First impression on unpacking the Q702 test unit was the solid feel and clean, minimalist styling.
Nokia's nifty music phone
- — 21 February, 2007 15:30
I've spent the last few days testing out the Nokia 5300 XpressMusic Phone, and have come away very impressed by its music features. Like the Sony Ericsson W810, the Nokia 5300 does a great job of integrating top-notch music features into a capable handset.
The Nokia 5300 been available since late last year in an unlocked version, but this week T-Mobile announced that it will be offering the phone starting later this month. That will bring the price down significantly: an unlocked handset will cost you about US$300, while T-Mobile is offering the phone for US$99 with a two-year contract.
That's a reasonable price for a phone that can double as a digital audio player. The 5300 is a slider-style handset; when closed, it looks more like a music player than a cell phone. It features external music controls that sit to the left of the big 2-inch display. These keys let you scroll through your music collection or play and pause tracks. Volume keys sit on the right side of the handset.
The phone's music player is very user-friendly. You can quickly scroll through your music library, which is organized by artists, albums, genres, composers, or playlists. The phone ships with a USB cable for transferring tunes from your PC; it also includes Nokia's Music Manager software for organizing your music library. While the desktop software isn't as intuitive as the phone's on-board music player, it is still relatively easy to use. It scans your PC for audio files and lets you transfer the ones you'd like to your phone with one click. (The phone includes a 1GB microSD card for storing tunes.) You can also use the Music Manager app to delete songs from the phone and to create playlists, which you can't do on the phone itself.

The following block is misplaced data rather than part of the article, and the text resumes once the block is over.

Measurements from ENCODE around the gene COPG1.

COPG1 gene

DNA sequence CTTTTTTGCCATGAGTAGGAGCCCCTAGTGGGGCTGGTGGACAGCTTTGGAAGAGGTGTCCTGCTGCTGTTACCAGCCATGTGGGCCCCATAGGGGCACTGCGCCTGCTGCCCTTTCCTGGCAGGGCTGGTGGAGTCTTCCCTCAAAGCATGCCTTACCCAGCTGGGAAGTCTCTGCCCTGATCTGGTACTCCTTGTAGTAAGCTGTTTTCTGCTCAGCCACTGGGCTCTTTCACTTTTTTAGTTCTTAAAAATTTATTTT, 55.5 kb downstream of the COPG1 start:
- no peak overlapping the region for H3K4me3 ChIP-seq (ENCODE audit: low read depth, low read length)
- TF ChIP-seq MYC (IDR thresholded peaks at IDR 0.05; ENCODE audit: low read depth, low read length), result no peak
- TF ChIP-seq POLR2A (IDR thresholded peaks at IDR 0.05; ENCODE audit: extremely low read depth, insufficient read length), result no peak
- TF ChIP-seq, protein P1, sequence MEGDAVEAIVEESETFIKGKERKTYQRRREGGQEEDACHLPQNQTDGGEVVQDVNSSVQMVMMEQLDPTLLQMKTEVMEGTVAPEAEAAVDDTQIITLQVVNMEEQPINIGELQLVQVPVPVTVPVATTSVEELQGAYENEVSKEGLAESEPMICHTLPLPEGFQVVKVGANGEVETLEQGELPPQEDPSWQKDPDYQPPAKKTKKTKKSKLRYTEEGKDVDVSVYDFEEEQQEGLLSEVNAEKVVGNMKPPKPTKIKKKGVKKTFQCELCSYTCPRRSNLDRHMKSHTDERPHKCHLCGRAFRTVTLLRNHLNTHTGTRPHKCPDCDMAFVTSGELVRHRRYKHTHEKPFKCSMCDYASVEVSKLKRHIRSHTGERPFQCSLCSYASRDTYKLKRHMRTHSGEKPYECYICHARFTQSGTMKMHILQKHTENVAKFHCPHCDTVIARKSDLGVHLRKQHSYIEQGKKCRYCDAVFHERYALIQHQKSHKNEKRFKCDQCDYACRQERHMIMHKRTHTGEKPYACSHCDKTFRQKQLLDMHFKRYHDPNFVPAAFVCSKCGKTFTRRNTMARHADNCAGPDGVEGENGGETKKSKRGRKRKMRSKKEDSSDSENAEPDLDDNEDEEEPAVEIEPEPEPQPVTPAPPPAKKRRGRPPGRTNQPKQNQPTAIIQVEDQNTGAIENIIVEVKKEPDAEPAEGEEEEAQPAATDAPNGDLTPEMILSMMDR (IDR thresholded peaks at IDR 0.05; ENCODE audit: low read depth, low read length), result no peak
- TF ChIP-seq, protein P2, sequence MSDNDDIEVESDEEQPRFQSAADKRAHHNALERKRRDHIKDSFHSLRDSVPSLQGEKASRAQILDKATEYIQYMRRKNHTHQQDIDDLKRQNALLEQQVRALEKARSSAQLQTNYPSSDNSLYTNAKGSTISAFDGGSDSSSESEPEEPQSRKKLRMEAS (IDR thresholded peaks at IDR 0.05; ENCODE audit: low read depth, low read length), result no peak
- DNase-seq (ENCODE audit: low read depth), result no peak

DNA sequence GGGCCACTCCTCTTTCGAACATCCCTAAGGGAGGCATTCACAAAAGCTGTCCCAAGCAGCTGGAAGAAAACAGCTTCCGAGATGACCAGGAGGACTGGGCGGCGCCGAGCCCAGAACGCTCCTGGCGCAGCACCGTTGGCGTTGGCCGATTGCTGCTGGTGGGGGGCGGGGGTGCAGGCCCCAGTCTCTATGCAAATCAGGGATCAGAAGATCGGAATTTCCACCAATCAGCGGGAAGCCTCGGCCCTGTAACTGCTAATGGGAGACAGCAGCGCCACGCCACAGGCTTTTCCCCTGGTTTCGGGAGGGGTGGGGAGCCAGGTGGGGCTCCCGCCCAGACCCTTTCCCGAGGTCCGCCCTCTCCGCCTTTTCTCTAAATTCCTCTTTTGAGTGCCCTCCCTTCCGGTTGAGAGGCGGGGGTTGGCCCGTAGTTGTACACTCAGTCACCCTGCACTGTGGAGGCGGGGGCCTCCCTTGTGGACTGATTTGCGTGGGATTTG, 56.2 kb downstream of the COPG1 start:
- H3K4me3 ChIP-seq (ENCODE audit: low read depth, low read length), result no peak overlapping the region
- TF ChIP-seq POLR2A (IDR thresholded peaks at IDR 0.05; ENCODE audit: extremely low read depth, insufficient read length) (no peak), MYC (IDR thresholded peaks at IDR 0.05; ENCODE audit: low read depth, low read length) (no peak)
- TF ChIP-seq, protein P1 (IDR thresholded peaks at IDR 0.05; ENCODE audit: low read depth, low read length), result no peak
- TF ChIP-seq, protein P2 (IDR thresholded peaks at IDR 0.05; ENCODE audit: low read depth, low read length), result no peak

Audio quality won't rival that of your iPod, but it's better than we've heard on most music phones, both via the included 2.5mm headphones and the external speaker. Songs occasionally sounded tinny when played over the speaker, but overall it's very good.
The phone also includes a 1.3-megapixel camera, built-in Bluetooth, and support for e-mail and IM. And, don't forget, the Nokia 5300 makes calls, too. If you're in the market for a new phone, this one is worth a look.